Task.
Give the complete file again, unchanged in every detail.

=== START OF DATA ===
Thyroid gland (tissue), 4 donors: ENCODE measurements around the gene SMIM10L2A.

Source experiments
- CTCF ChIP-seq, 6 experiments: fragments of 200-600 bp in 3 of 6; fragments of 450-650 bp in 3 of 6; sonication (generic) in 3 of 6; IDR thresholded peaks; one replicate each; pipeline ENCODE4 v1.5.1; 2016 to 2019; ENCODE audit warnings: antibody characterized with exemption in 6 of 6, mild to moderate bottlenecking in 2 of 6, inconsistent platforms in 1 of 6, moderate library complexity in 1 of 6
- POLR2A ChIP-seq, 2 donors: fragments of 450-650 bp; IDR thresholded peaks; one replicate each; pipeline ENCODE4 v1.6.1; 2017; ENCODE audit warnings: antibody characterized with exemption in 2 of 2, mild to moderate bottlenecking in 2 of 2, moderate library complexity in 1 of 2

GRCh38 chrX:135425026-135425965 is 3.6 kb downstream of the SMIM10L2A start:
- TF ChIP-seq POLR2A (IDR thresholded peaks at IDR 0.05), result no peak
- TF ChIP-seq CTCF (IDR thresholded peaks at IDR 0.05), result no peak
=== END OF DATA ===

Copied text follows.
Thyroid gland (tissue), 4 donors: ENCODE measurements around the gene SMIM10L2A.

Source experiments
- CTCF ChIP-seq, 6 experiments: fragments of 200-600 bp in 3 of 6; fragments of 450-650 bp in 3 of 6; sonication (generic) in 3 of 6; IDR thresholded peaks; one replicate each; pipeline ENCODE4 v1.5.1; 2016 to 2019; ENCODE audit warnings: antibody characterized with exemption in 6 of 6, mild to moderate bottlenecking in 2 of 6, inconsistent platforms in 1 of 6, moderate library complexity in 1 of 6
- POLR2A ChIP-seq, 2 donors: fragments of 450-650 bp; IDR thresholded peaks; one replicate each; pipeline ENCODE4 v1.6.1; 2017; ENCODE audit warnings: antibody characterized with exemption in 2 of 2, mild to moderate bottlenecking in 2 of 2, moderate library complexity in 1 of 2

GRCh38 chrX:135425026-135425965 is 3.6 kb downstream of the SMIM10L2A start:
- TF ChIP-seq POLR2A (IDR thresholded peaks at IDR 0.05), result no peak
- TF ChIP-seq CTCF (IDR thresholded peaks at IDR 0.05), result no peak